SAN DIEGO -- The Dodgers have made significant splashes in each of the last three offseasons, but president of baseball operations Andrew Friedman and company have been quiet this winter, at least for now.
Coming into the Winter Meetings this week, the Dodgers were linked to just about every top free agent on the market. But with Justin Verlander going to the Mets, Aaron Judge going back to the Yankees and a couple other targets off the board, the Dodgers are going to have to get a little more creative in order to improve the roster.
Just because the busy few days in San Diego are over doesn’t mean the Dodgers don’t have time to get better. Los Angeles has thrived at finding under-the-radar moves that pan out in a big way, see Tyler Anderson and Andrew Heaney.
With that being said, let’s see where things stand as the winter rolls on.
Biggest remaining needs
1. Starting pitching: There’s no secret Verlander was the Dodgers’ top choice on the free-agent market. Acquiring a frontline starter like Verlander would’ve significantly improved Los Angeles. With Verlander off the board and no other ace-level starter on the Dodgers’ radar (they’re not in on Carlos Rodón), they’ll have to pivot to some other options via trade or free agency.
The Brewers have already said they’re not looking to deal Corbin Burnes or Brandon Woodruff, two pitchers that would’ve been easy fixes for the Dodgers. In the free-agent market, the Dodgers could look to take a chance on a pitcher that hasn’t had the most recent success but one with upside.
Los Angeles will also rely on young starters like Michael Grove, Ryan Pepiot and eventually, Bobby Miller and Gavin Stone, the top two pitching prospects in the organization.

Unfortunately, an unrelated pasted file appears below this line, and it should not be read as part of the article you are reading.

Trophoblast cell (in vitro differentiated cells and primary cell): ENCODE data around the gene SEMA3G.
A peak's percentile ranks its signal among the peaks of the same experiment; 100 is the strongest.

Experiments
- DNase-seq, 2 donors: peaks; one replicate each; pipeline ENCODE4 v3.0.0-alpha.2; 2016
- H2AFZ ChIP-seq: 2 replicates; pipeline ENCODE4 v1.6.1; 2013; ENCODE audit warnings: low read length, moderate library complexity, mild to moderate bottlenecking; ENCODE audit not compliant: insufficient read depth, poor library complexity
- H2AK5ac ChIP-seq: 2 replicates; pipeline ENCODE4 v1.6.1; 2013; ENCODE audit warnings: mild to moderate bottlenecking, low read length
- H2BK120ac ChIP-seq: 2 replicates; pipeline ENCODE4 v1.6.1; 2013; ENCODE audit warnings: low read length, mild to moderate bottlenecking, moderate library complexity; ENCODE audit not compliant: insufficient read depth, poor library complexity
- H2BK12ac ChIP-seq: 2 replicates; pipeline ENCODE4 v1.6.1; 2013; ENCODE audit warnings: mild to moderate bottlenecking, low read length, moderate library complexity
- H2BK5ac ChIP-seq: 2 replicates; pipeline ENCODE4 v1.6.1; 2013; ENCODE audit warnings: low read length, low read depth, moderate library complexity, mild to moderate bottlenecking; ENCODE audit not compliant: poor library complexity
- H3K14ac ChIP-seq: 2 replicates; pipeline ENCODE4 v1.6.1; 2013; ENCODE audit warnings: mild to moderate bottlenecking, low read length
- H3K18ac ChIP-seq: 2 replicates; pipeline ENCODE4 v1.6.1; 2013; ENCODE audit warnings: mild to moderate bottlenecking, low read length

2. Outfielder: The Dodgers were hoping to find a way to bring Cody Bellinger back, but that was never going to be easy after they non-tendered him just three weeks ago. The interest around the league for the 2019 National League Most Valuable Player was significant, and the Dodgers were not going to pay him $17.5 million.
With Bellinger off to the Cubs, the Dodgers will now look for an outfielder, preferably a center fielder that plays solid defense, which is what Bellinger brought to the table. Brandon Nimmo is the best free agent center fielder on the market, but the Dodgers aren’t likely to give him the money or years he’s looking for. Kevin Kiermaier could be an interesting option. Both sides are interested, but some hurdles remain.
3. Shortstop: Trea Turner is on his way to Philadelphia, a result that has long been expected by the Dodgers. It’ll be the third starting shortstop for the Dodgers in three seasons.
Right now, the most likely scenario is that Gavin Lux will slide over and handle the shortstop duties, at least to start the season. Lux’s position as a prospect was shortstop, and the Dodgers genuinely feel confident with starting the season with him at the position. After playing behind Turner and Corey Seager, Lux is deserving of a look.
Brewers shortstop Willy Adames makes perfect sense for the Dodgers, and there’s plenty of interest there, but Milwaukee has been reluctant to shop their star shortstop.
Rule 5 Draft
The Dodgers went into the Rule 5 Draft knowing it was unlikely they would make a selection in the Major League portion, but they were fully expecting some of their prospects to get chosen and that was the case.
Through three picks, the Dodgers lost two players: 1B/OF Ryan Noda to the A’s and left-hander Jose Hernandez to the Pirates. Fifteen picks later, the Dodgers also lost right-hander Gus Varland to the Brewers. One prospect that wasn’t selected was outfielder Jose Ramos, the organization’s No. 8 prospect, according to MLB Pipeline.
In the Minor League portion, the Dodgers selected right-hander Yon Castro from the Yankees, right-hander Carlo Reyes from the Phillies and outfielder Josh Stowers from the Rangers.
GM's bottom line
There’s going to be a youth movement this season, and it’ll all start with Miguel Vargas, who will have an increased role this season. Miller and Stone will also be asked to step up. The Dodgers pride themselves on having a strong farm system. It’ll be put to use this season.
“It’s as talented of a group as I’ve seen,” general manager Brandon Gomes said. “Now it’s about finding time for them without putting too much pressure on them. … It’s a very versatile group.”